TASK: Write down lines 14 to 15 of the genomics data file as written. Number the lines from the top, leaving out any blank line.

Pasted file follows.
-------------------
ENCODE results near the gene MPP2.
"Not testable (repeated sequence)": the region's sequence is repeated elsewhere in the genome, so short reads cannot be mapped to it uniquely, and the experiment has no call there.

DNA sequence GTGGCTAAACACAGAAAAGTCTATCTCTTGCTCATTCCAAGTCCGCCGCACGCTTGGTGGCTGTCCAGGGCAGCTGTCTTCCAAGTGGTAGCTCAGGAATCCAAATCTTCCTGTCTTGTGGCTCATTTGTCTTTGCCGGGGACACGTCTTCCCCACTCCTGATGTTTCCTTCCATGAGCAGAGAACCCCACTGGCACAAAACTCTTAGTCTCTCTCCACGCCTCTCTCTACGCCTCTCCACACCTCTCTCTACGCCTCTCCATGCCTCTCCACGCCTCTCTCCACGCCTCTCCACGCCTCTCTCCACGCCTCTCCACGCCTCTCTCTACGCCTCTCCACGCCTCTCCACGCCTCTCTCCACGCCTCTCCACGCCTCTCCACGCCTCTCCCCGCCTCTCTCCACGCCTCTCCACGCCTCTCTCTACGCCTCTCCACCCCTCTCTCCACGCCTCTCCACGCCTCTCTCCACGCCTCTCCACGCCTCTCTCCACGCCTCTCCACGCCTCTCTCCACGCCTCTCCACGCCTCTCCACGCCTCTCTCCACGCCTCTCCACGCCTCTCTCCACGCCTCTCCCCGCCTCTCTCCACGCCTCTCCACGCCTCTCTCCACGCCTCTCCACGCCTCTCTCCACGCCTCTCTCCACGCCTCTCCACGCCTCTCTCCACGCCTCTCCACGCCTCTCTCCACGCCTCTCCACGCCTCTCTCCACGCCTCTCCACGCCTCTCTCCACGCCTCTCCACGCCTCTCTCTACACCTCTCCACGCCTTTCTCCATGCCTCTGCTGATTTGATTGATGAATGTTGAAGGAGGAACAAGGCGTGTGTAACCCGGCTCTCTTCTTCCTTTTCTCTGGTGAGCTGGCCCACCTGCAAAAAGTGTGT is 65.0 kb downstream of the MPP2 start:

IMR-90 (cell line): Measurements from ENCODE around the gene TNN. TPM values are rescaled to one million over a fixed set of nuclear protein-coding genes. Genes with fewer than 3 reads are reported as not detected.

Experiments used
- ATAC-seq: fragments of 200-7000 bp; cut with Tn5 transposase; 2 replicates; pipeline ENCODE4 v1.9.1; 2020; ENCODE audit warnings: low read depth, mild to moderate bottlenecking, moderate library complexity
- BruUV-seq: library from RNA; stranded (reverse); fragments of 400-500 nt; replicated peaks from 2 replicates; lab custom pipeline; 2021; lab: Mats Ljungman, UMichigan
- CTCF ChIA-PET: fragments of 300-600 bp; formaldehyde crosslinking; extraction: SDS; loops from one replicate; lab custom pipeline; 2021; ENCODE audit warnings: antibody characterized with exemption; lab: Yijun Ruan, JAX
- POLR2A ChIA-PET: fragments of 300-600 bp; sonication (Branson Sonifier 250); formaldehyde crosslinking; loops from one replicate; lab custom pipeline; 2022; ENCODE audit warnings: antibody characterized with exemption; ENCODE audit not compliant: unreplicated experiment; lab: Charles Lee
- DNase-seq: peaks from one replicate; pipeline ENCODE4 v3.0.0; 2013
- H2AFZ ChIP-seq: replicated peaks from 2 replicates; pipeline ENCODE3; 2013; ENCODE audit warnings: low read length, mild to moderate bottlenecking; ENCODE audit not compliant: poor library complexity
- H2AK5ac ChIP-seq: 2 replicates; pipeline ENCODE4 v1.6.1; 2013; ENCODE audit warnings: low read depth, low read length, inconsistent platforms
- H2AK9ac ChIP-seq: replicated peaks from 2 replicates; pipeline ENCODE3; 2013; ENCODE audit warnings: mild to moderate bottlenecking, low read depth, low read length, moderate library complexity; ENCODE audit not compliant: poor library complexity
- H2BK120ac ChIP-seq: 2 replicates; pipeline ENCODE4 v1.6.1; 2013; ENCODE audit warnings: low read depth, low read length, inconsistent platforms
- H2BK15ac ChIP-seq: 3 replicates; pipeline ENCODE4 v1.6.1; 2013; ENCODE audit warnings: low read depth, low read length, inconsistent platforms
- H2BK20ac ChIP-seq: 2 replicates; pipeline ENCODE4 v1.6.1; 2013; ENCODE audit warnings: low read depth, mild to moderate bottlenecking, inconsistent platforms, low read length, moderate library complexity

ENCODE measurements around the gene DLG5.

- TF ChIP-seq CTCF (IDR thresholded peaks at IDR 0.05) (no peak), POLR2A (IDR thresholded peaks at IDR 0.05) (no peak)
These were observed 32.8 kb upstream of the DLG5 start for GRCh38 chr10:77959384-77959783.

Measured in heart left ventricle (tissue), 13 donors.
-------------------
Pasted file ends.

- H2BK120ac ChIP-seq: 2 replicates; pipeline ENCODE4 v1.6.1; 2013; ENCODE audit warnings: low read depth, low read length, inconsistent platforms
- H2BK15ac ChIP-seq: 3 replicates; pipeline ENCODE4 v1.6.1; 2013; ENCODE audit warnings: low read depth, low read length, inconsistent platforms